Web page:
North Beach

Most people agree that the north beach in Fort De Soto is the best beach in the park.

The sand is very nice. It is soft and generally easy to walk in. It feels more like clean beach sand when compared to other areas in Fort De Soto, like the easternmost point, which is darker, feels more squishy and filled with organic material.

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The north beach section is extremely large and very long, so even on busy days it feels the least crowded of any beach in Fort De Soto.

The north beach continues for a long distance and eventually ends at a deep water channel which separates Fort De Soto from the neighboring Shell Key Preserve.

There are many amenities spread around the north beach area, including playgrounds, picnic shelters, barbeque grills and restrooms. Some restrooms have both indoor and outdoor showers, while others only have outdoor showers.

There is also a concession stand which sells snacks and rents beach equipment like umbrellas and chairs.

East Beach

East Beach is a popular spot for families. There are many covered picnic shelters and barbeque grill stations. There are also playgrounds and large, grassy and shaded areas for families to spread out and play.

Spacious bathroom facilities offer both indoor and outdoor shower facilities.

The beach here is nice, but not as beautiful as the beaches in the north beach section. The sand is darker and tends to have more organic material.

Easternmost Point

The easternmost point of Fort De Soto is a great place to see and photograph the Sunshine Skyway Bridge.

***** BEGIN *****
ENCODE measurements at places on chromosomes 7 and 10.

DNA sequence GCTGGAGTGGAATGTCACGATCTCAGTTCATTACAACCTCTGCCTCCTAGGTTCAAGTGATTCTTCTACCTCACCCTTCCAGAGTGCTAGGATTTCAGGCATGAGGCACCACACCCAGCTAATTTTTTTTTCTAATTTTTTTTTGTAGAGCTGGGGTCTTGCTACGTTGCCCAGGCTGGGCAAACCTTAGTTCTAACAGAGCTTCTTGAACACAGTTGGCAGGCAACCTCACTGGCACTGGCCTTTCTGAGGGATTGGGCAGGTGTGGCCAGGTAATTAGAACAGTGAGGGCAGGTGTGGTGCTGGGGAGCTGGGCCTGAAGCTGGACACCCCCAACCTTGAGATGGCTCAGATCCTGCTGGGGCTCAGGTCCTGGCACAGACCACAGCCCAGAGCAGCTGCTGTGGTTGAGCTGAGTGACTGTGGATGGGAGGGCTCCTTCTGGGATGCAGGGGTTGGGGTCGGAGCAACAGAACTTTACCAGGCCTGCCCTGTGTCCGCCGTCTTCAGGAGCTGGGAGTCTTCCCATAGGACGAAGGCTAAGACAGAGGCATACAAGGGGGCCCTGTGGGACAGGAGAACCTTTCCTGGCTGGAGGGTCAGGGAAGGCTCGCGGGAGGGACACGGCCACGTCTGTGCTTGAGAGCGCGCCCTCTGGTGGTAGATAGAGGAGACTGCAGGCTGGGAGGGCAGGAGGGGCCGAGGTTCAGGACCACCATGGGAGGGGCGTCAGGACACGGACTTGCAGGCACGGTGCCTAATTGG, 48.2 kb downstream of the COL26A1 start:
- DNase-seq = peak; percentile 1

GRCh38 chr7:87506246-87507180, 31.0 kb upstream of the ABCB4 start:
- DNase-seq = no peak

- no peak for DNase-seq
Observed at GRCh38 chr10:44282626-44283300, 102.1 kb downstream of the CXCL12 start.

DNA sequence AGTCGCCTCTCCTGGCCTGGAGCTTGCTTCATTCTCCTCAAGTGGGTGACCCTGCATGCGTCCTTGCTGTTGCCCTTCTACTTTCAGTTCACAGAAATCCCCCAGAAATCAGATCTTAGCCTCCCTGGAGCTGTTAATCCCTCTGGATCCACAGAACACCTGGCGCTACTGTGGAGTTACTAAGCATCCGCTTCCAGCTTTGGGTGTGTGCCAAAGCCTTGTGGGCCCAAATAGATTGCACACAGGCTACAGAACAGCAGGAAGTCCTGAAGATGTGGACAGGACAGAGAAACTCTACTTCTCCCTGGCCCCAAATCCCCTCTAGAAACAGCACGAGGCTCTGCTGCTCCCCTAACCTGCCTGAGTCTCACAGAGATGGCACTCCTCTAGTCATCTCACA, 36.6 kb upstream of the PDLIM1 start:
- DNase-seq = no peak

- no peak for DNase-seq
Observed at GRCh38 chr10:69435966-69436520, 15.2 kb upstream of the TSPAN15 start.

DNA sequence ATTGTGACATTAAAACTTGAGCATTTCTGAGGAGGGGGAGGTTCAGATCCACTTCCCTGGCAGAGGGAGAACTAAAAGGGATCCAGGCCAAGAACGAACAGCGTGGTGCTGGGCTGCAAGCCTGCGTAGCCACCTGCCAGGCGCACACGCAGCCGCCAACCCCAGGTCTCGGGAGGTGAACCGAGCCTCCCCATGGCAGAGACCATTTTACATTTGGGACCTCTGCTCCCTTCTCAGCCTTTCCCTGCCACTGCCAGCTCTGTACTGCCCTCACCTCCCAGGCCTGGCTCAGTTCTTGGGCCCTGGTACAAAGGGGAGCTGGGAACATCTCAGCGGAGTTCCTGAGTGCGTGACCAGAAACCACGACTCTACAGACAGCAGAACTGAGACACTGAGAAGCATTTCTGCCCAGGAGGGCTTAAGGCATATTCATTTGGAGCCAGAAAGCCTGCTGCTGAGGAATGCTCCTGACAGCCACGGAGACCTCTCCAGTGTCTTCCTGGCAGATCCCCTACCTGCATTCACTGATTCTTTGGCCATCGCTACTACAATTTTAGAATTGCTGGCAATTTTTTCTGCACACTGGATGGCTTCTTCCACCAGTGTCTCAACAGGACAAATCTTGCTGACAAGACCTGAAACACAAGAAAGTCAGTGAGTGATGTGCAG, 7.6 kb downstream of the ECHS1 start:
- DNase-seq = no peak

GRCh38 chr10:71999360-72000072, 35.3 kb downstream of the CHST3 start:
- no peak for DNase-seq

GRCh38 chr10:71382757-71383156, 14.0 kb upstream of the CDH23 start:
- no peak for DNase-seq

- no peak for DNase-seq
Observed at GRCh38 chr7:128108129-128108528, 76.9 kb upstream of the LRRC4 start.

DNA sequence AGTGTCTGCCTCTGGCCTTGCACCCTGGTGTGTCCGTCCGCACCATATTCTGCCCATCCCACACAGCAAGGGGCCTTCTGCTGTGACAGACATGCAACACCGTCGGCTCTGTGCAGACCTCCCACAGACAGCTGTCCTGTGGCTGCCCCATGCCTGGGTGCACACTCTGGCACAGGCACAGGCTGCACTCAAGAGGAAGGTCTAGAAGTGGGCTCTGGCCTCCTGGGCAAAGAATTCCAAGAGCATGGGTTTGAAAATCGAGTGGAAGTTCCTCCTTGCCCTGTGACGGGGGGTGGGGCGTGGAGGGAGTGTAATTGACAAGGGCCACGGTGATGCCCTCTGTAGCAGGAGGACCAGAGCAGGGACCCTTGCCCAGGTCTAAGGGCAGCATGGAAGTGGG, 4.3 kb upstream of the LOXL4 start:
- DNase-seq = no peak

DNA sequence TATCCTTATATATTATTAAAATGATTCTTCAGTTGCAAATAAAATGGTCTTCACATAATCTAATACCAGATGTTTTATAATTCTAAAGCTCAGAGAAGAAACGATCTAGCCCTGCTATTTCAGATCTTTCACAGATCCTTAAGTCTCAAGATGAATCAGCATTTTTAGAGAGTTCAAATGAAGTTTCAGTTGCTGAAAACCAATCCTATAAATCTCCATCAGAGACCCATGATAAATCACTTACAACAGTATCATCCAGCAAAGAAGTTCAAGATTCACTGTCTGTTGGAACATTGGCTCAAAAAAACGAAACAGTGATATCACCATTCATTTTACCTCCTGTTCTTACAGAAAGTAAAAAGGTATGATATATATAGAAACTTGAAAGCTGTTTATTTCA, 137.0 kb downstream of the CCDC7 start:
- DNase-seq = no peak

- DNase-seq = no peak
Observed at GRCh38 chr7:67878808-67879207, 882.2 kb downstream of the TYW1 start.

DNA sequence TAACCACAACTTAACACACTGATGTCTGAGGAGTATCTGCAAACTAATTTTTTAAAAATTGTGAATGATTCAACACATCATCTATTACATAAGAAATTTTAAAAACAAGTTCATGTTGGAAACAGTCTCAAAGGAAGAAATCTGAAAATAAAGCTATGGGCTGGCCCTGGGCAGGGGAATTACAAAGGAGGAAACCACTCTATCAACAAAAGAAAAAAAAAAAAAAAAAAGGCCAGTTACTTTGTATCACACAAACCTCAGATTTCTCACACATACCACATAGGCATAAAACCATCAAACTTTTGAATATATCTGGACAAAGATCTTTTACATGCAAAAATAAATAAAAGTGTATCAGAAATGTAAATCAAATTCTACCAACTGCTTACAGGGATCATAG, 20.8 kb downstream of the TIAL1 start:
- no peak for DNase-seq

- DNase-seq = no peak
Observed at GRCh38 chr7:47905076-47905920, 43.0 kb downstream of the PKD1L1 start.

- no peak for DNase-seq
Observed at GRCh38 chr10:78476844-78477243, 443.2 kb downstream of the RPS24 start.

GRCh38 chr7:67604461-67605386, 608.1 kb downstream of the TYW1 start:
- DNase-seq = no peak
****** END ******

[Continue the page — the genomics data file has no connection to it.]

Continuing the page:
It is usually less crowded than other parts of Fort De Soto because the beaches are less attractive and less sandy.

Many people enjoy the easternmost point for water sports. Kayaking, fishing, kitesurfing and windsurfing are all popular in this section of the park.

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Bay Pier

The Egmont Key Bay Pier extends for 500 feet into the Gulf of Mexico.

The Bay Pier is where the Egmont Key Ferry loads and unloads passengers. The round-trip ferry cost is $20, as of the time of this writing.

The pier has amenities and facilities for fishermen, including a concession shop and bait house.

There is also a fenced dog park with separate sections for large and small dogs. The dog park has amenities for dogs, including a dog wash area.

There are also restrooms, barbeque grills, picnic pavilions and beaches nearby.

This section of the park has a dog-friendly beach section and a totally enclosed, fenced-in dog park.


Fort De Soto is one of the best campgrounds in Florida.

The campground has more than 200 campsites with water, electrical hookups, a grill and a picnic table. There are also RV dump stations on-site. The restrooms and bath houses are modern and have shower facilities.

The campsites in Fort De Soto are extremely popular and can be difficult to arrange because they are typically reserved many months in advance.

The park does reserve some campsites for last-minute “walk-in” campsites which are released on Friday morning of that weekend.

Additional Resources